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Q. Dear Umbra,
Recently, as my son was doing his homework, he asked, “Dad, who is Rachel Carson?” I gave a brief biography, then asked why he wanted to know. His worksheet for health class included a question about Carson’s role in the EPA’s decision to ban DDT. My son’s teacher had told the class to skip that question “because she was just a crazy lady.” My sputtering and fuming induced my son to say that he was sorry he had asked. He expressly forbid me from sitting in on this teacher’s class, or doing anything that might make her grade him unfairly. So what can I do? This teacher, who also teaches American history, has crossed a line that I cannot accept.
A. Dearest Andrew,
As a fan of facts in general, I understand your sputtering. But as you might know, your son’s teacher is not alone in her opinion of Carson, whose Silent Spring transformed how the public regarded the risks of pesticides. Attacks on Carson began the moment the book was published in 1962, and haven’t stopped since. These days, they are primarily based on the notion that she is responsible for the banning of DDT, a chemical her (mostly conservative) critics believe could have prevented millions of malaria-related deaths. The full story is rather more nuanced than that, of course. I encourage you and your son to read this helpful account or this one for a little more information about why Carson has become a bit of a lightning rod.
But your question is whether you should rush over to your son’s school, Birkenstocks a-flappin’, and demand to know why his teacher is filling the heads of the Skamokawa youth with lies, damn lies. I say not so fast.
You have done the most important thing, which is to give your son the facts. If that has not quelled your urge to do something, you could consider writing the teacher a note explaining what transpired at home and expressing, as diplomatically as you can, your concern. I do wonder if it’s worth a kerfuffle over one comment made in passing by an overworked teacher, but if your line has been crossed, so be it. We should not be afraid to ask questions about our children’s education, especially given some of the powerful anti-fact forces at work. Perhaps set up a meeting. Listen. Be open-minded. What you hear might surprise you.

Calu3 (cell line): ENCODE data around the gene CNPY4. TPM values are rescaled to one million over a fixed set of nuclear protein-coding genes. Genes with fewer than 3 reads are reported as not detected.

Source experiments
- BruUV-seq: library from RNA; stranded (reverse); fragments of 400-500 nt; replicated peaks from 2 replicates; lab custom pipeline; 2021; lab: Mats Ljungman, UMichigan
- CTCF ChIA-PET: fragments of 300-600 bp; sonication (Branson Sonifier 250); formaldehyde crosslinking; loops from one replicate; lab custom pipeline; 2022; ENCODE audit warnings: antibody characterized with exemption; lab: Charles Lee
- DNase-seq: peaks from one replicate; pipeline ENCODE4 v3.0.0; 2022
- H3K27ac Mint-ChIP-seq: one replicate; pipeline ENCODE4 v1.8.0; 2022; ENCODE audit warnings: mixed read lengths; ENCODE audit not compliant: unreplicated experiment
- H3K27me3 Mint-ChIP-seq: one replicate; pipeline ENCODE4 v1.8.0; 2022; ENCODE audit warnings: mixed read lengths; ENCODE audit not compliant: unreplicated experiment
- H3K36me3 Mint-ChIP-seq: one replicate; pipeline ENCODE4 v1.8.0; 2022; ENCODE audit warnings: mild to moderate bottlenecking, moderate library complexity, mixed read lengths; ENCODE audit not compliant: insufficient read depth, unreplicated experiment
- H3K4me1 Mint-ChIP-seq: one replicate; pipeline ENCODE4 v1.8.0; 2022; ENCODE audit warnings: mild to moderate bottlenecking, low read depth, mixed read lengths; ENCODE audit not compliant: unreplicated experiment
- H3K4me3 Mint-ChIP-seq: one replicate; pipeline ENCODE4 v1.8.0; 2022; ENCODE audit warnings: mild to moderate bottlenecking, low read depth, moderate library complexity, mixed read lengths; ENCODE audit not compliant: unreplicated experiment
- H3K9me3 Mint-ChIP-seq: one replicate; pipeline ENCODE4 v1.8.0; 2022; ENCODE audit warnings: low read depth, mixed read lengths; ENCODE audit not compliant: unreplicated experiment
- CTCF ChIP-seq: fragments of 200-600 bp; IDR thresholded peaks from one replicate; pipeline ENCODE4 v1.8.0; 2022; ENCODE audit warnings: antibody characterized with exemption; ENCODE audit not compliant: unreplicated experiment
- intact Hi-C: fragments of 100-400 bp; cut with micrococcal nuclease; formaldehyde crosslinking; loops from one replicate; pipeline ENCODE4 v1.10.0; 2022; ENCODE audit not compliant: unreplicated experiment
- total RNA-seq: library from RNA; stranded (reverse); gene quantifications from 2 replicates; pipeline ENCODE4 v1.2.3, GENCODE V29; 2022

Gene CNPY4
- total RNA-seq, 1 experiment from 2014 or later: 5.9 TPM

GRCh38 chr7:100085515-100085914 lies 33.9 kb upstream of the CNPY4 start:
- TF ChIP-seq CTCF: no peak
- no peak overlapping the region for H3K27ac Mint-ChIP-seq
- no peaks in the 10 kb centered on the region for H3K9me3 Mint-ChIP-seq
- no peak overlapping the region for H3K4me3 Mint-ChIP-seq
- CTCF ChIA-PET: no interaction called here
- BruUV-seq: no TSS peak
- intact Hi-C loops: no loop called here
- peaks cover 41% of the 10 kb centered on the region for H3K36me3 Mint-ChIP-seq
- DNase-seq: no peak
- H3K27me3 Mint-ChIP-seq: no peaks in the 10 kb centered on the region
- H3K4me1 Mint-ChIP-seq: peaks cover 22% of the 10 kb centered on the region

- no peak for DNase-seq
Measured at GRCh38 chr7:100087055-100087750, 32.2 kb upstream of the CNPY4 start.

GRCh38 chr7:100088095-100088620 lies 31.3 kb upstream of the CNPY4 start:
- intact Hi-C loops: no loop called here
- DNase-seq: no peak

But if instead the teacher twirls her evil mustache and says she would have gotten away with it if not for that meddling 20th-century biologist, you could consider several next steps. You could take your concerns to the administration, though in a school so small that the health teacher doubles as the history teacher, you might not encounter a great deal of capacity to deal with such an issue. Another approach might be to find a way to get more involved as a volunteer. You could offer to put together some materials on Carson and her work. Or perhaps lead a discussion one day on environmentalism; or lead a field trip along the nearby Columbia River, where DDT still lingers 40 years after the EPA ban; or put together a panel of experts who could talk about the role of pesticides and other chemicals in our modern lives. An overworked teacher might appreciate those gestures, though it goes without saying that your son will pass out from the sheer mortification of it all.
I must admit to a lack of direct experience with parenting teenagers. But having consulted expert sources ranging from the U.S. Department of Education to the Siblings Fisk, I think the most important thing you can do is recognize that children are going to encounter a whole range of perspectives in life, including yours. Keep talking to your son and to his teachers. Explore thorny issues with him and give him the resources to learn more. Instill in him the confidence to draw his own conclusions and the eloquence to defend them. And at the very least, don’t show up in his class tomorrow. Geez, dad.
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